Tom’s approach to trading has been pretty casual. Sometimes he wagers 3% of his account, but when he feels really confident, he wagers as much as 10%. He has a trading method that he bought, an auto-trading program that he uses, and his gut instincts, which he trusts. He feels he has an intuitive grasp for the market. About half the time he relies on the software he purchased. The rest of the time, he trades his system or his gut.

His win percentage is pretty high, but asked why, he cannot articulate why he has won the majority of his trades. Nonetheless, he is convinced of his own brilliance. “I just know the markets,” is the answer he typically gives.

Besides, he might continue, he is making a living from trading … not like that hack Judy who only makes a couple hundred dollars a month, and has to work as a teacher.

Asked which of these two traders is the professional, which would you say? Tom or Judy?

A lot of people would point at Tom and mark him out as the professional. After all, Tom is the one making a living at trading. It is his principle and only occupation. He makes a ton of money, and that makes him a success.

But does that really make Tom a professional? And does it really make Judy not?

The whole problem with the formal definition of the word “professional” is that it implies that there are only two possibilities: Either you make a living at something as your principle occupation, or you are doing it as a pastime or hobby.

But Judy is not trading to pass the time. She is not trading for enjoyment—though she is passionate about trading. She is trading for work reasons. Her approach is anything but casual. It is in fact far more serious than Tom’s approach. Whereas Tom relies on luck and other peoples’ hard work and then boasts that his success is built on his own ingenuity, Judy is the one displaying real ingenuity. She is the one doing the hard work every day, and not relying on luck.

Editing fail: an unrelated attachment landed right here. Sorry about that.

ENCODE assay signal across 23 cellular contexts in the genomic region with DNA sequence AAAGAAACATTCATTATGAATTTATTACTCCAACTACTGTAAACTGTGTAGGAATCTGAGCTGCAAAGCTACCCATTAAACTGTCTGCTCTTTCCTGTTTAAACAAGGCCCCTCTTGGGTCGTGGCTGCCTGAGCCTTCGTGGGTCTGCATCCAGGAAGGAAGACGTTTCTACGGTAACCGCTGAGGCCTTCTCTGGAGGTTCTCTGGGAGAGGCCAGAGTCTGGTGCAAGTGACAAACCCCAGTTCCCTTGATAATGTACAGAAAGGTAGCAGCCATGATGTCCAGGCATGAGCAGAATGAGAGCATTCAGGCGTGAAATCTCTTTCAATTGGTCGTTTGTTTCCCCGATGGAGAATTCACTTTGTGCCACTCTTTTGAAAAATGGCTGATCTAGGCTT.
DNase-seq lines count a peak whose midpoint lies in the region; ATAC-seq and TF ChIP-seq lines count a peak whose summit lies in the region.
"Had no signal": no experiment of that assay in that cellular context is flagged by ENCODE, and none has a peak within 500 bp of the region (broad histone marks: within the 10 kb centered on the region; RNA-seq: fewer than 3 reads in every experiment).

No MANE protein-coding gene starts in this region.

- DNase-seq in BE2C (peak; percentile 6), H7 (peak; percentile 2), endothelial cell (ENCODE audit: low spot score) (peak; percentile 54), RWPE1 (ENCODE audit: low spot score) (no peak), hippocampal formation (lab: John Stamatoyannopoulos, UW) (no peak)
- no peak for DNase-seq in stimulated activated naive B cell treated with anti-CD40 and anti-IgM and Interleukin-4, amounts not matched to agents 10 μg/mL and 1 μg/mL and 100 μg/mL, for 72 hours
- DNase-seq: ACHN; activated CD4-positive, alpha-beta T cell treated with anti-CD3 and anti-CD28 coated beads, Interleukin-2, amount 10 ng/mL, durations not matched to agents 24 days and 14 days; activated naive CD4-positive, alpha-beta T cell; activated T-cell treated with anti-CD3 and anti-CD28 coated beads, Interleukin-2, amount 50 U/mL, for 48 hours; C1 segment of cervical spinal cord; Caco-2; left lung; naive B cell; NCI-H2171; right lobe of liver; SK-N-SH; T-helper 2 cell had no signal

The only reason Tom is defined by society as a professional and Judy is not is because Tom was lucky enough to have a huge bankroll going into trading, and has been lucky enough to win trades again and again during his first year in spite of his non-methodical and unserious approach. Judy has not had the same luck going in. She is not fortunate enough to have a big bankroll, and so her profits are much smaller—not enough to live on.



Given enough time, if Tom and Judy both stick with their trading, two things are likely to happen, both as a result of these differences:

Tom will eventually end his lucky streak. His gut intuition will fail him, or his auto-trading program will stop delivering. Or perhaps the method he has borrowed from someone else but never really tested, analyzed, or learned in-depth will stop working. Being as he has no actual expertise or passion for trading, he will fail. When he does, he will probably lose big.